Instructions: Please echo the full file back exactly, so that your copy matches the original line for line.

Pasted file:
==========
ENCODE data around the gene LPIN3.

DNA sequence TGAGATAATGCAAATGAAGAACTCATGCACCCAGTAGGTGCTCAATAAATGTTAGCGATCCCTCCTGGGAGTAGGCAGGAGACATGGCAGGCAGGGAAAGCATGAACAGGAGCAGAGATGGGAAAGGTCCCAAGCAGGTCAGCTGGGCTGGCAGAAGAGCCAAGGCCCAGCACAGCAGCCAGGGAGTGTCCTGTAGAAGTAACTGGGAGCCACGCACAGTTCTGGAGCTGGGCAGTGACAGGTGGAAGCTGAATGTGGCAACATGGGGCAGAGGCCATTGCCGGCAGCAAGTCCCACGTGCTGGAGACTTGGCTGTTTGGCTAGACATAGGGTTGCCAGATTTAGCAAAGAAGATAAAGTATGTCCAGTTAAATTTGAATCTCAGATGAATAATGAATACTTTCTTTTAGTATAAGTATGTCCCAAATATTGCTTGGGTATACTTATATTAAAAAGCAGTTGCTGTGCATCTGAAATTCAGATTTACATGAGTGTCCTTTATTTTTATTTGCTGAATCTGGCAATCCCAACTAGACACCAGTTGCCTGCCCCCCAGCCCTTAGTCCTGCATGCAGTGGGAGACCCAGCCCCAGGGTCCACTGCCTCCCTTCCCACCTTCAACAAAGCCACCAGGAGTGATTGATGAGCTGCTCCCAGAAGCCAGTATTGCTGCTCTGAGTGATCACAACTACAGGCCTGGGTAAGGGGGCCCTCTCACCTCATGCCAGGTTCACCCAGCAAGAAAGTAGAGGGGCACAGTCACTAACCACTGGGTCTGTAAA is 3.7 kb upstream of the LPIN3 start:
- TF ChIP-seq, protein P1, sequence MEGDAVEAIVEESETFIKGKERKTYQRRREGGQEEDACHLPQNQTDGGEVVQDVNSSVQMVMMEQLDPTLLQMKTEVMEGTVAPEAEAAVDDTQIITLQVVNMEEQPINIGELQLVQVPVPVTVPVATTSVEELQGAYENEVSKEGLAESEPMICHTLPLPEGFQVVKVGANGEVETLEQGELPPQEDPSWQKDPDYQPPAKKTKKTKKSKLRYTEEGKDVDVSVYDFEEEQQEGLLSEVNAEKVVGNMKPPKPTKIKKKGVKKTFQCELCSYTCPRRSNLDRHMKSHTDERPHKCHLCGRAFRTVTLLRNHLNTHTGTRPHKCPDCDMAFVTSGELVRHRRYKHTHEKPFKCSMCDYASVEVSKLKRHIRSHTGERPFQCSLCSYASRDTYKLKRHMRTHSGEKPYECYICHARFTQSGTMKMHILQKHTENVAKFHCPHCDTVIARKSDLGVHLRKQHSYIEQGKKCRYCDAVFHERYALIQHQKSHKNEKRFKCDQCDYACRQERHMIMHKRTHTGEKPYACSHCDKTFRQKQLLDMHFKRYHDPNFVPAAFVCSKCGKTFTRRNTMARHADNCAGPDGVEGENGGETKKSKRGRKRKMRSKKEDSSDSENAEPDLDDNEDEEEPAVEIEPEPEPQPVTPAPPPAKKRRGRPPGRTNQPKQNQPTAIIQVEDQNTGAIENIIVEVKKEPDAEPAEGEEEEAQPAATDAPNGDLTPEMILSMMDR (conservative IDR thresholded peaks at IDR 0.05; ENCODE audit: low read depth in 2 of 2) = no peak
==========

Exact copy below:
ENCODE data around the gene LPIN3.

DNA sequence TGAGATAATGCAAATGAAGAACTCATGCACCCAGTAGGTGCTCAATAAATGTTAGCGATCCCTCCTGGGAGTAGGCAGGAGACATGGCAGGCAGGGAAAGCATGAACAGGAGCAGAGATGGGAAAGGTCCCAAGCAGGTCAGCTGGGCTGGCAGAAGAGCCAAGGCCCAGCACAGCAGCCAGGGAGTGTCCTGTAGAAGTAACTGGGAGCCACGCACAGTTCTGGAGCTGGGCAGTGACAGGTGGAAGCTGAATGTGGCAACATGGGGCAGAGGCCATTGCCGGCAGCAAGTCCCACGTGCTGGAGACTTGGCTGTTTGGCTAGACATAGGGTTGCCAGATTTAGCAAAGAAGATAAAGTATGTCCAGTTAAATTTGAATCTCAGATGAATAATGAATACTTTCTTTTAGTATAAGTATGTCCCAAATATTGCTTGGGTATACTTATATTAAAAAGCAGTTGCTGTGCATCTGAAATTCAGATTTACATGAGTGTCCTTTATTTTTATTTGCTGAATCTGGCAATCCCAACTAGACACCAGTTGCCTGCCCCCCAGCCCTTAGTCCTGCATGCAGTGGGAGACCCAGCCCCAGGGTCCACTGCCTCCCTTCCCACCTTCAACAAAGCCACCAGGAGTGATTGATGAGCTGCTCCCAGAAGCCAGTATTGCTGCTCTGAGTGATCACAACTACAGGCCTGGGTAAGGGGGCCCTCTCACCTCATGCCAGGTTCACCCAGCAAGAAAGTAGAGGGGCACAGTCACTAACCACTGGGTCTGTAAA is 3.7 kb upstream of the LPIN3 start:
- TF ChIP-seq, protein P1, sequence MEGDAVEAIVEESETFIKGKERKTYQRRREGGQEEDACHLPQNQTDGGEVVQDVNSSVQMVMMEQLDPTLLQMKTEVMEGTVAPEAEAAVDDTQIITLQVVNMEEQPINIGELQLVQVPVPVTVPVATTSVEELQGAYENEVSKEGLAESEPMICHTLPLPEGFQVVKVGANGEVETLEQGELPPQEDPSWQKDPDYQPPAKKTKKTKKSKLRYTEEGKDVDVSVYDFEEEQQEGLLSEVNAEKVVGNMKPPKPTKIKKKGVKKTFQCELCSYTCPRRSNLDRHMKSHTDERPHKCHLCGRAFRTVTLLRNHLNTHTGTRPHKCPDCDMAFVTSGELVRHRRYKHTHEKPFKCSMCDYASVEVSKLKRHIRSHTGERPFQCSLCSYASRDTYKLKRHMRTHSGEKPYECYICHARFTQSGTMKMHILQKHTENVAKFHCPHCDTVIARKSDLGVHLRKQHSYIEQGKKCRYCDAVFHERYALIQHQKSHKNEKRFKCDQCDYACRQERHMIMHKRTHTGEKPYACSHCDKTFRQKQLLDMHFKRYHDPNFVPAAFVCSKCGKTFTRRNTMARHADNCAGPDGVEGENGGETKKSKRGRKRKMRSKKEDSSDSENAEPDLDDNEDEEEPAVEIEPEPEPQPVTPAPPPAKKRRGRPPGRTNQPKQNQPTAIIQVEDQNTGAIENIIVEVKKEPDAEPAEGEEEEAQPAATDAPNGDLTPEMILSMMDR (conservative IDR thresholded peaks at IDR 0.05; ENCODE audit: low read depth in 2 of 2) = no peak